Sunday, 21 February 2010

Patchwork & Durham Quilts

I have been buying a lot of quilts over the past month. There were several good examples at a textiles auction down in North Yorkshire recently - from Durham wholecloth and strippy quilts to English log cabin patchwork and American patchwork.

Whilst the tradition of patchwork quilts is well known across both the UK and USA, the Durham quilt is perhaps less well known and I am often asked about what "makes" a Durham quilt.

Durham is a town and a county in the North of England and the Durham style of quilts originates from the Northern Counties of England. However "Durham" quilt is now used to describe a quilt made in a specific manner rather than one that originates from Durham. The basic construction of a Durham quilt does not differ from those made elsewhere - they have a top and bottom layer and  a layer of padding in-between. The three layers are then stitched together - usually by hand. However the feature that makes a "Durham" is the quilting pattern which is used to give a sculptural quality to the surface of the quilt. These patterns can involve a number of different named designs - Running Feather, Cable, Rose Motif and very often a central circular deisgn thought by many to represent the Pit Wheel that would so dominate the skyline in the North-East coal mining communities during the 19th century however "strippy" quilts are a paticular feature of North Country quilts. The quilt top was formed by alternating strips of plain fabrics - usually white alternating with red, blue, pink  or yellow and then the quilting was carried out up the stripes.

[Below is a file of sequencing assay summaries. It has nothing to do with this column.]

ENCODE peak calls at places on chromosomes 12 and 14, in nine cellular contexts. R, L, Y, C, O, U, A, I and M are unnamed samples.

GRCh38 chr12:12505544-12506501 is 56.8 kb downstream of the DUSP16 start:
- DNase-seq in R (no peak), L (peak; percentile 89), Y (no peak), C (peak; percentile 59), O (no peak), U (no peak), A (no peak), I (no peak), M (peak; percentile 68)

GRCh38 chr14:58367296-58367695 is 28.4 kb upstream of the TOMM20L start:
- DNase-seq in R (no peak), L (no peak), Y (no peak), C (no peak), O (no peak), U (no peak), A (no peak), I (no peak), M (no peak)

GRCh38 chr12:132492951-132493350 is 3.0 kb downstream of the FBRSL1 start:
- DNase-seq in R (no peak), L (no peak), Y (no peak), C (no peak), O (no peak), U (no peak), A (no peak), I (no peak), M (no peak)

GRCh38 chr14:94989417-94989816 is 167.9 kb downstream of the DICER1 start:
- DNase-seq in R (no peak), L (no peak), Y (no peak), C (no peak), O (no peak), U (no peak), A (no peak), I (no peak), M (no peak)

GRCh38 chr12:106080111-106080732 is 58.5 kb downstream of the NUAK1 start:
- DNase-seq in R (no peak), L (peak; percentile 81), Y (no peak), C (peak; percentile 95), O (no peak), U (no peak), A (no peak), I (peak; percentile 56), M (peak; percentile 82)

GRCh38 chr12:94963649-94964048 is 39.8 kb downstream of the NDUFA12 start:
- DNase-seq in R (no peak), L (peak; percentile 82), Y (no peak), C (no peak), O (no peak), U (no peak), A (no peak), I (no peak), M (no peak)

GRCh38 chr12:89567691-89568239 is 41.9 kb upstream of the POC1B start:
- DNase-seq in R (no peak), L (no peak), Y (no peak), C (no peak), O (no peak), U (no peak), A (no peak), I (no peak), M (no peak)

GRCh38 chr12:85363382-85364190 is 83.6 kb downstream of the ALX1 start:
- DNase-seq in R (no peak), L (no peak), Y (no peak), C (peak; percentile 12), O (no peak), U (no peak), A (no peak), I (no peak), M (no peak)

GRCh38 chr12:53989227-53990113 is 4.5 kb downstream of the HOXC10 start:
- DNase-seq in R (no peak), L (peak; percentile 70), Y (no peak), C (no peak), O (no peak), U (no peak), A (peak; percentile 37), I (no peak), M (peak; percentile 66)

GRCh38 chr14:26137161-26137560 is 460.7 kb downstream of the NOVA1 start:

I will be selling some of the Durham quilts that I bought over the next few weeks on Ebay - I just have the task of washing them first!